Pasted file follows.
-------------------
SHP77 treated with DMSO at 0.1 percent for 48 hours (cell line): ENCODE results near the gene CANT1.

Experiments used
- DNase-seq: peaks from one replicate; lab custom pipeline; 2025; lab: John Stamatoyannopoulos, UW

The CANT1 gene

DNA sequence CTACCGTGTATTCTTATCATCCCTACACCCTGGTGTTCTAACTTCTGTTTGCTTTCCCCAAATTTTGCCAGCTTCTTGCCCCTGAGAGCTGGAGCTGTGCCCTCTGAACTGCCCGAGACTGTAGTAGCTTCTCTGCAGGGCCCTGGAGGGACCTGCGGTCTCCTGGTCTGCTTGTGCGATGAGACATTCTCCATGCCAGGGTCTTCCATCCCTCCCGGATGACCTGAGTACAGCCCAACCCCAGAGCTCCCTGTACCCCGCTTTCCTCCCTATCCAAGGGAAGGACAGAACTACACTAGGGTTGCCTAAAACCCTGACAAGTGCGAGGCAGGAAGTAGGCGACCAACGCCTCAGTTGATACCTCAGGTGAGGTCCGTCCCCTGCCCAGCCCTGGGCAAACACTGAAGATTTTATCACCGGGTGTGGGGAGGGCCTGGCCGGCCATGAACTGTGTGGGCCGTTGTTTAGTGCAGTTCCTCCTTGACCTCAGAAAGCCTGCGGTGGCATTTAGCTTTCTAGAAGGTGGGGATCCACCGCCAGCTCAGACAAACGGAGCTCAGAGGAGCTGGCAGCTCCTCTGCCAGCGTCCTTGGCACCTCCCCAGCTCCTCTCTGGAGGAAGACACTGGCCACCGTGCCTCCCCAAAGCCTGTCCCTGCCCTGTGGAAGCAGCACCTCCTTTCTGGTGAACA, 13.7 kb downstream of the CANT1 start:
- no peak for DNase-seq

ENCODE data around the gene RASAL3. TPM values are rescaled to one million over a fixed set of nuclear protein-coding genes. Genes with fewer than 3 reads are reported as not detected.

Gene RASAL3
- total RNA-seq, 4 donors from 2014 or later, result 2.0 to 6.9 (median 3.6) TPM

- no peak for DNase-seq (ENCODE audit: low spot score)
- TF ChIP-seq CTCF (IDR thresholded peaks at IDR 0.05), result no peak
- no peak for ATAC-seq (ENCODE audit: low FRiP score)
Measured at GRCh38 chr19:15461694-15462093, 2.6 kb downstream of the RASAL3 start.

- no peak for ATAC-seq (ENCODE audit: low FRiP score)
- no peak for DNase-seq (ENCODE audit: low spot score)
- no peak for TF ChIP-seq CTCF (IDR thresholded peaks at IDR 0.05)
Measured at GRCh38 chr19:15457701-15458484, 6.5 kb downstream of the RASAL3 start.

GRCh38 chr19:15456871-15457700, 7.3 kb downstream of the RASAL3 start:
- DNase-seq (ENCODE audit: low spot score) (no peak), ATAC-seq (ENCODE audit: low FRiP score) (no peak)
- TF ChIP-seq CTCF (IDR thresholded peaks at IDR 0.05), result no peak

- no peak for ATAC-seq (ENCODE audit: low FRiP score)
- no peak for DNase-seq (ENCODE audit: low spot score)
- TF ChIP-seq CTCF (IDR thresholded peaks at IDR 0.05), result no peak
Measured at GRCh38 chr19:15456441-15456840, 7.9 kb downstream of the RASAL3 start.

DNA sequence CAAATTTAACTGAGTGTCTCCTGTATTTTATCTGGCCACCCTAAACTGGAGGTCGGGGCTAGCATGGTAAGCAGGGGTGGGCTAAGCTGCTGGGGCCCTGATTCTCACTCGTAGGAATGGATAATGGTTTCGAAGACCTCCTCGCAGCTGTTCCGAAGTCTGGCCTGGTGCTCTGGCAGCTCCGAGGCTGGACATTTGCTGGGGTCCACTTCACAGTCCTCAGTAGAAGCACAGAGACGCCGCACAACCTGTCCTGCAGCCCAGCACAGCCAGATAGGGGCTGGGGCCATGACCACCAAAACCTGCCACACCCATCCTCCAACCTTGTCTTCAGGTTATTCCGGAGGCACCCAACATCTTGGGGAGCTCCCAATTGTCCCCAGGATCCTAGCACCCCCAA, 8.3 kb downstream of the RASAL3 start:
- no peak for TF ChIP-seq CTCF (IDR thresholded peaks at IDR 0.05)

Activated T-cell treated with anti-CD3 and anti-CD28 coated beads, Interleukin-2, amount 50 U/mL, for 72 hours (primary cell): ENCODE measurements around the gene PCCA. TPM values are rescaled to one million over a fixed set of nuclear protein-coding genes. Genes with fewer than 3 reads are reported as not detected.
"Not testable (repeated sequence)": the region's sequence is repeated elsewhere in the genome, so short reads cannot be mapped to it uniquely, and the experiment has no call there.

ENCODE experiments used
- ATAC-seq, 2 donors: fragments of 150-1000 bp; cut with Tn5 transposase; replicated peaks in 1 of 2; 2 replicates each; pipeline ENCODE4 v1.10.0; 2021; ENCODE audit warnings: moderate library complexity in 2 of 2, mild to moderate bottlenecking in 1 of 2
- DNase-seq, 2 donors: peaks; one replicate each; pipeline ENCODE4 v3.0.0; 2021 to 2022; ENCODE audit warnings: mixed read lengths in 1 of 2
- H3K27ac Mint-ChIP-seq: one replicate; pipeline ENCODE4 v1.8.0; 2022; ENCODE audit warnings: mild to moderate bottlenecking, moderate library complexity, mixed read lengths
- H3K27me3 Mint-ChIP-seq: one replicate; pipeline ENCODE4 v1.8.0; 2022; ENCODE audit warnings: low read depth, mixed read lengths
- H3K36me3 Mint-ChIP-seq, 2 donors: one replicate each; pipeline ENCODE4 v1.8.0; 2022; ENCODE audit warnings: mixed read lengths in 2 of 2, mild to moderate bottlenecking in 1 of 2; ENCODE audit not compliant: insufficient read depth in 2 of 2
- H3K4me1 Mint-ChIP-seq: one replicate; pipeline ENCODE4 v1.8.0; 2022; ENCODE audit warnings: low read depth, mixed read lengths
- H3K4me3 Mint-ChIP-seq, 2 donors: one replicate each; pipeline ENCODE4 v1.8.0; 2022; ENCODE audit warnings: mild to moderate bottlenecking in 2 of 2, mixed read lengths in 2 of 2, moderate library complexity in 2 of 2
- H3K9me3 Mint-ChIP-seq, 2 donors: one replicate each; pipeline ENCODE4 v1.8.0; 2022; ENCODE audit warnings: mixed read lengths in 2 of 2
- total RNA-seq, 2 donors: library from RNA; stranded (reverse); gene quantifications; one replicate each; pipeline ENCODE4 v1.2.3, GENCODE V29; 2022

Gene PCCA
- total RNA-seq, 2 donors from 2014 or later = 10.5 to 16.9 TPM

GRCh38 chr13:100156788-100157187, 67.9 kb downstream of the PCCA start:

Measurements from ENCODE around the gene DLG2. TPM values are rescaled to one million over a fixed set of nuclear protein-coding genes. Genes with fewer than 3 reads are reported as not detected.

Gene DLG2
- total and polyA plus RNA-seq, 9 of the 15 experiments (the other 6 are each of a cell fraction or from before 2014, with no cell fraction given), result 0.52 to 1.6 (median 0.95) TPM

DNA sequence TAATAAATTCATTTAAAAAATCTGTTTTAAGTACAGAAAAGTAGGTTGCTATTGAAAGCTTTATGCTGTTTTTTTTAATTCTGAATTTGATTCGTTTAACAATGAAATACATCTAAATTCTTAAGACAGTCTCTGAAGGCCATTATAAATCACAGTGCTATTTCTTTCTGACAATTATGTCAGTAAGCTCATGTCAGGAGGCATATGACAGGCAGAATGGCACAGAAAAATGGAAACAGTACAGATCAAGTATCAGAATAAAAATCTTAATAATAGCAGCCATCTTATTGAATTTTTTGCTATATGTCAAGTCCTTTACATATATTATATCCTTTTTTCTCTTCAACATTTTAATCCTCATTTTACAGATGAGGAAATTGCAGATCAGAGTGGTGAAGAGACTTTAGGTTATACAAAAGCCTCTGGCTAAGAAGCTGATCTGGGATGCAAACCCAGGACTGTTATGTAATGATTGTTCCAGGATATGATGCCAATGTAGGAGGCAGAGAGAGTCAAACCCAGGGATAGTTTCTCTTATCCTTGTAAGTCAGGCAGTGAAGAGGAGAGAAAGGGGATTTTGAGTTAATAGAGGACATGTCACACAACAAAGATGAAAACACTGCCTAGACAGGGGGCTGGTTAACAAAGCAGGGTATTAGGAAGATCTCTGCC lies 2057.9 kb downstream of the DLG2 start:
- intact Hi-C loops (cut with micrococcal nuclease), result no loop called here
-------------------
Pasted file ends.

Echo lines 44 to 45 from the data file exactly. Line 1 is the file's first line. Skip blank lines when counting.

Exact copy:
- total and polyA plus RNA-seq, 9 of the 15 experiments (the other 6 are each of a cell fraction or from before 2014, with no cell fraction given), result 0.52 to 1.6 (median 0.95) TPM

DNA sequence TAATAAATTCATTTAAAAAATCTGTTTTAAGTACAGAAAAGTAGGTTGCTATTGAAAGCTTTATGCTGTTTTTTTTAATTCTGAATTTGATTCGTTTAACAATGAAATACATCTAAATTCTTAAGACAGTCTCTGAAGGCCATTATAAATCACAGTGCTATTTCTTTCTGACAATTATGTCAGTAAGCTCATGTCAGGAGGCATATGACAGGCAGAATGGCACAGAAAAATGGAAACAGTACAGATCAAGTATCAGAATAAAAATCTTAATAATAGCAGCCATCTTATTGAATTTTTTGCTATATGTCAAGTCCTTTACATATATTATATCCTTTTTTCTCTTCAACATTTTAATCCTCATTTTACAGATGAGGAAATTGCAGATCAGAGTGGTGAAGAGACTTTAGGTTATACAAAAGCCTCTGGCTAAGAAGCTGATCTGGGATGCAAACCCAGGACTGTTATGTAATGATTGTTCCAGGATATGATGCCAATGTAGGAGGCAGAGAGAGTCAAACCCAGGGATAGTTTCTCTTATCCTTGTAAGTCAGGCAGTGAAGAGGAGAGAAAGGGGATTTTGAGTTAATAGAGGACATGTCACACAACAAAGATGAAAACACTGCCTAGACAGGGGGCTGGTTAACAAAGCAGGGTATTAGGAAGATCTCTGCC lies 2057.9 kb downstream of the DLG2 start: